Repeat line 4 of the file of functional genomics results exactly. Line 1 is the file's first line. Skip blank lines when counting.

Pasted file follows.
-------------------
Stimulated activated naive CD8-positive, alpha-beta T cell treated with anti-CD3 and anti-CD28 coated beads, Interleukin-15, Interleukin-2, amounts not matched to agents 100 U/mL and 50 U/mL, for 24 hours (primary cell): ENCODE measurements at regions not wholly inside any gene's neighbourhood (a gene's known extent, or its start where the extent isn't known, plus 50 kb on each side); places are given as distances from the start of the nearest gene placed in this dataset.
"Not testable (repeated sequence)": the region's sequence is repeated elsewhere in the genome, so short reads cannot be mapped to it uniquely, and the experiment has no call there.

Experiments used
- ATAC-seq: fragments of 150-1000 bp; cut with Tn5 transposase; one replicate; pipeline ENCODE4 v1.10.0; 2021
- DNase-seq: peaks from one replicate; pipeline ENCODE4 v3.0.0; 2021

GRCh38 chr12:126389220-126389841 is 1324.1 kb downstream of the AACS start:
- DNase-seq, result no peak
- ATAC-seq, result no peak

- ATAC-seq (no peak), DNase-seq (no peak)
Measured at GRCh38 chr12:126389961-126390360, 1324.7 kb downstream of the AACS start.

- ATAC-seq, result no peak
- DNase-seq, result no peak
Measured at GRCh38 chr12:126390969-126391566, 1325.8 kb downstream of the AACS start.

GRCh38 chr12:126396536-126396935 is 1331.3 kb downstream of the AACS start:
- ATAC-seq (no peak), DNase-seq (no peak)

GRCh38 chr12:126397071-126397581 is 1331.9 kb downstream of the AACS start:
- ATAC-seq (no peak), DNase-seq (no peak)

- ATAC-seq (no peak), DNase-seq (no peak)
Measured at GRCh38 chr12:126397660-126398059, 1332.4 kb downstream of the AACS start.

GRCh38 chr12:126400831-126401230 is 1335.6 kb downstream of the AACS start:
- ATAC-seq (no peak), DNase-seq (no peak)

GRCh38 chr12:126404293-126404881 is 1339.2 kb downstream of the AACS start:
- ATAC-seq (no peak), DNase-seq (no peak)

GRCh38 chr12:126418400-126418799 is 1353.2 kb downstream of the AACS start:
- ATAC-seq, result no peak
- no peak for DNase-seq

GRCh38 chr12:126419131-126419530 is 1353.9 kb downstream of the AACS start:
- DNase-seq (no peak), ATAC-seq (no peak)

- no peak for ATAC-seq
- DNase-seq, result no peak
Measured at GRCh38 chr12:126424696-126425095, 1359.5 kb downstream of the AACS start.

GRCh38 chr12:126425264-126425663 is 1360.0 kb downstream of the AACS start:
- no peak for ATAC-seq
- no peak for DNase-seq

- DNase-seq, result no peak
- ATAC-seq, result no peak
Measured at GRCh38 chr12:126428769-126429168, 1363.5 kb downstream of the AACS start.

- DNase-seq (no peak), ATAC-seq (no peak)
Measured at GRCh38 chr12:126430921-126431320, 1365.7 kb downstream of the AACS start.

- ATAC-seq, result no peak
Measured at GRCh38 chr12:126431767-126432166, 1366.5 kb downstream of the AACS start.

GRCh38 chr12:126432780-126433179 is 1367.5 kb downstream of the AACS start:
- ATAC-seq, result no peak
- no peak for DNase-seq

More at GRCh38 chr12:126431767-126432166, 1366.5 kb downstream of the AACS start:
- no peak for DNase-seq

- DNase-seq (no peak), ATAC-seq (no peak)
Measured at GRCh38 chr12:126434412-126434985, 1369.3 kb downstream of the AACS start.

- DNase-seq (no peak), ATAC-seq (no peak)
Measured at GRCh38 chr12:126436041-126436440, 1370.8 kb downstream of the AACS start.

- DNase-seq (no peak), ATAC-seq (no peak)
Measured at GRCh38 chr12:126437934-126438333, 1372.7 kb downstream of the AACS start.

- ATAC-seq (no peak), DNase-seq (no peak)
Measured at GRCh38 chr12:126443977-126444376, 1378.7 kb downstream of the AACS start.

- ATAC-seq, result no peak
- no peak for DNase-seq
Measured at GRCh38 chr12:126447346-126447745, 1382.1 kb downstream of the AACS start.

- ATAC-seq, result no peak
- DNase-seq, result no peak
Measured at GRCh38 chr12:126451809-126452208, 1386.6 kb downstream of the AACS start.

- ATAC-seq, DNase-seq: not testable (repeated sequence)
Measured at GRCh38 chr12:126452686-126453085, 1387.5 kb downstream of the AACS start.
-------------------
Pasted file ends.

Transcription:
- ATAC-seq: fragments of 150-1000 bp; cut with Tn5 transposase; one replicate; pipeline ENCODE4 v1.10.0; 2021